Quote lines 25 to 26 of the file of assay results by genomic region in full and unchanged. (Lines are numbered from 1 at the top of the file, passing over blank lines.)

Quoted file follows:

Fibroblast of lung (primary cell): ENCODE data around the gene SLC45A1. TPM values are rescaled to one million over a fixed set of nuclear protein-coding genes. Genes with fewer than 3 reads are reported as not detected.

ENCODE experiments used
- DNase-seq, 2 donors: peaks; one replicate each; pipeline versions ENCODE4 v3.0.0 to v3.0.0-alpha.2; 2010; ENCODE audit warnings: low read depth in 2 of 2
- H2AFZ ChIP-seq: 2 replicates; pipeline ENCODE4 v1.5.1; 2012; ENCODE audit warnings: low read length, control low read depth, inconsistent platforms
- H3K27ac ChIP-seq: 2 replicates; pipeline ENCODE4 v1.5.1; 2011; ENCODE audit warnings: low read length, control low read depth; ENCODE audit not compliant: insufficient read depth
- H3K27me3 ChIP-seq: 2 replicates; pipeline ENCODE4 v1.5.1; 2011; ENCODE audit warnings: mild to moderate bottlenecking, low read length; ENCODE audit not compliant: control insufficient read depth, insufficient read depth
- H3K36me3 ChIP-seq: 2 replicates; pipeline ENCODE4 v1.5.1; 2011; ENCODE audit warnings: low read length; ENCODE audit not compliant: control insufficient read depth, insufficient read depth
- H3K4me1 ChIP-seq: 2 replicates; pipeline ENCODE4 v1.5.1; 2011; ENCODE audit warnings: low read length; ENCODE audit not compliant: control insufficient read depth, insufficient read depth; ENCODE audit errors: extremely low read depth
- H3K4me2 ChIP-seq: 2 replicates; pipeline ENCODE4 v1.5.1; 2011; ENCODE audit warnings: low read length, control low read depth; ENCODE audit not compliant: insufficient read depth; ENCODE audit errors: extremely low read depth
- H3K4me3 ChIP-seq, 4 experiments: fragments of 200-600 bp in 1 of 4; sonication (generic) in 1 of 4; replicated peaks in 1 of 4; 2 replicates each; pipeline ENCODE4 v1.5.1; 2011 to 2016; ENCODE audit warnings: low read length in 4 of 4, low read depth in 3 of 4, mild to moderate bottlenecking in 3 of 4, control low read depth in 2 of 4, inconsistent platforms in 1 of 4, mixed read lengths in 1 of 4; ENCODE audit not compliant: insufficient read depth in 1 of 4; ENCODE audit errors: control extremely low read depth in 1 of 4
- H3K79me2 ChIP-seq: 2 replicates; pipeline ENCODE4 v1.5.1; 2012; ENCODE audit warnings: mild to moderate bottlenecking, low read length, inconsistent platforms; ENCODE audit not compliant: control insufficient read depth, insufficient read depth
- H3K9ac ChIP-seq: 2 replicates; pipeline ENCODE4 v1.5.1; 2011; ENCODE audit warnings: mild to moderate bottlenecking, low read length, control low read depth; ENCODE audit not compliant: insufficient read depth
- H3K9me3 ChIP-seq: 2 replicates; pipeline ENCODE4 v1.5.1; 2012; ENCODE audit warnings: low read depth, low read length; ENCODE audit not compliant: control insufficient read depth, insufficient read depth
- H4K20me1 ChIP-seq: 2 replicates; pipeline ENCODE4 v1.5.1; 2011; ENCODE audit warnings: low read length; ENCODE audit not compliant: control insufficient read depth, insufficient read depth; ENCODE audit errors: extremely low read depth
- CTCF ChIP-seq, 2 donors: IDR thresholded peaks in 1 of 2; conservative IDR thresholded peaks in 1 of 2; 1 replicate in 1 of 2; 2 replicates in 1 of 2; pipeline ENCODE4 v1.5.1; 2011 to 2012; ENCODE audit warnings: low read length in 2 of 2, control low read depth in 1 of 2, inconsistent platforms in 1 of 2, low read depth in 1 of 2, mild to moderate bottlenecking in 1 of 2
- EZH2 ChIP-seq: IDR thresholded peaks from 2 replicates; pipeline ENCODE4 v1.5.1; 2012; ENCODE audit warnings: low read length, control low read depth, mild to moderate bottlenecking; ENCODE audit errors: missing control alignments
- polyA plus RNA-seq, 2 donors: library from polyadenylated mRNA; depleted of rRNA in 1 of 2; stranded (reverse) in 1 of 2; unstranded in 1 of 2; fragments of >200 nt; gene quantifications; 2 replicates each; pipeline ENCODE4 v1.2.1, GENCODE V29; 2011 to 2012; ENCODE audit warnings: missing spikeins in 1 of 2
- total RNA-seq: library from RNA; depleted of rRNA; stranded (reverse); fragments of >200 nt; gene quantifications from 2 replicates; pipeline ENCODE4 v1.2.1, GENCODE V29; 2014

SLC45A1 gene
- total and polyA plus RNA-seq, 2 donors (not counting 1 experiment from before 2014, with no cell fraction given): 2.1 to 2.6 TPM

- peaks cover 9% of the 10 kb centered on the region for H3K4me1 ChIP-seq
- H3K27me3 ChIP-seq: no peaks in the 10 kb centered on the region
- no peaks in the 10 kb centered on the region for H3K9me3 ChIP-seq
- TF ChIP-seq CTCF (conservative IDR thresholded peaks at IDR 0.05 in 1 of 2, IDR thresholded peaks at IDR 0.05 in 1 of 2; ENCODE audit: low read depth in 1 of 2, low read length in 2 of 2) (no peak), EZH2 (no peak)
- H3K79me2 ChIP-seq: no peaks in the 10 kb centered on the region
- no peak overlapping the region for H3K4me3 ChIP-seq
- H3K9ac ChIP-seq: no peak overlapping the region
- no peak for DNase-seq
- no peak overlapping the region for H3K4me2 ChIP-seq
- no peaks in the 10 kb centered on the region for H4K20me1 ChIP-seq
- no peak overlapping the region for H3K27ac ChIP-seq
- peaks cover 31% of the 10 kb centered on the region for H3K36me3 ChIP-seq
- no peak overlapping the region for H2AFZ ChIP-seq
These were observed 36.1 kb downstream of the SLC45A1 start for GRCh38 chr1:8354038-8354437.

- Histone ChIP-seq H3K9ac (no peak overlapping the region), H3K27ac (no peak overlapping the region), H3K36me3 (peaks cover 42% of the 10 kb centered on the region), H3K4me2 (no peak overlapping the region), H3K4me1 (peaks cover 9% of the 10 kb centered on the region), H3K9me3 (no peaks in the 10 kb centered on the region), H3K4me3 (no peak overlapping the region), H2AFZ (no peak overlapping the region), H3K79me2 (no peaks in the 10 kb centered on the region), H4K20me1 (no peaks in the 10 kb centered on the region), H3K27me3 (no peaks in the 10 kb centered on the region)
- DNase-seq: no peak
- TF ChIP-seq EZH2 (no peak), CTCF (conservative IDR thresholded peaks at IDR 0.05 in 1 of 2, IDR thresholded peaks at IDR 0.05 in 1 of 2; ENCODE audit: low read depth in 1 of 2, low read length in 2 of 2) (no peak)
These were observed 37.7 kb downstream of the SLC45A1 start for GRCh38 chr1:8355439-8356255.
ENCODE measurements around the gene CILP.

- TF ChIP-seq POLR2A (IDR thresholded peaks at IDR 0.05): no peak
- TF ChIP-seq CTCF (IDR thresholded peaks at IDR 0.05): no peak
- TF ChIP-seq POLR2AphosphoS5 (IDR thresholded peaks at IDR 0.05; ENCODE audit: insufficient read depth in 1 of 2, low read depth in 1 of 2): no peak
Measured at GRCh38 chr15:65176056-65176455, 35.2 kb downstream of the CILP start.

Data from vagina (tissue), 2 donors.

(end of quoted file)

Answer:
- H3K79me2 ChIP-seq: no peaks in the 10 kb centered on the region
- no peak overlapping the region for H3K4me3 ChIP-seq